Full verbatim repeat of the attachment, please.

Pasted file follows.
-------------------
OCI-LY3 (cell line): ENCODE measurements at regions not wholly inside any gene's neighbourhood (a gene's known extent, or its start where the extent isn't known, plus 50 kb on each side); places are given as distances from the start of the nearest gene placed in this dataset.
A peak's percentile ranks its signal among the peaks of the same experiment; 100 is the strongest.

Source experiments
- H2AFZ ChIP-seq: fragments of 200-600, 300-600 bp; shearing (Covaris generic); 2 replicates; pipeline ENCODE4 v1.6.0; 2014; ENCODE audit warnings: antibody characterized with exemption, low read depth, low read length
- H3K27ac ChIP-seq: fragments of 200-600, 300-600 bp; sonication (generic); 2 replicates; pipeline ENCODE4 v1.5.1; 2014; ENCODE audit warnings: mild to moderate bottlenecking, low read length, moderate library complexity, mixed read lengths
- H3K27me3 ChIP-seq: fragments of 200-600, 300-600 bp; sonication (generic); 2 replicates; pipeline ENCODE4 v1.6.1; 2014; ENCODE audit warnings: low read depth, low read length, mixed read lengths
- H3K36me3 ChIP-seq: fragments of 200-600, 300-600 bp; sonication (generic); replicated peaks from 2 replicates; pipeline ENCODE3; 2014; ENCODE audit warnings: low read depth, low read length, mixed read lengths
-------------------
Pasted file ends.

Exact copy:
OCI-LY3 (cell line): ENCODE measurements at regions not wholly inside any gene's neighbourhood (a gene's known extent, or its start where the extent isn't known, plus 50 kb on each side); places are given as distances from the start of the nearest gene placed in this dataset.
A peak's percentile ranks its signal among the peaks of the same experiment; 100 is the strongest.

Source experiments
- H2AFZ ChIP-seq: fragments of 200-600, 300-600 bp; shearing (Covaris generic); 2 replicates; pipeline ENCODE4 v1.6.0; 2014; ENCODE audit warnings: antibody characterized with exemption, low read depth, low read length
- H3K27ac ChIP-seq: fragments of 200-600, 300-600 bp; sonication (generic); 2 replicates; pipeline ENCODE4 v1.5.1; 2014; ENCODE audit warnings: mild to moderate bottlenecking, low read length, moderate library complexity, mixed read lengths
- H3K27me3 ChIP-seq: fragments of 200-600, 300-600 bp; sonication (generic); 2 replicates; pipeline ENCODE4 v1.6.1; 2014; ENCODE audit warnings: low read depth, low read length, mixed read lengths
- H3K36me3 ChIP-seq: fragments of 200-600, 300-600 bp; sonication (generic); replicated peaks from 2 replicates; pipeline ENCODE3; 2014; ENCODE audit warnings: low read depth, low read length, mixed read lengths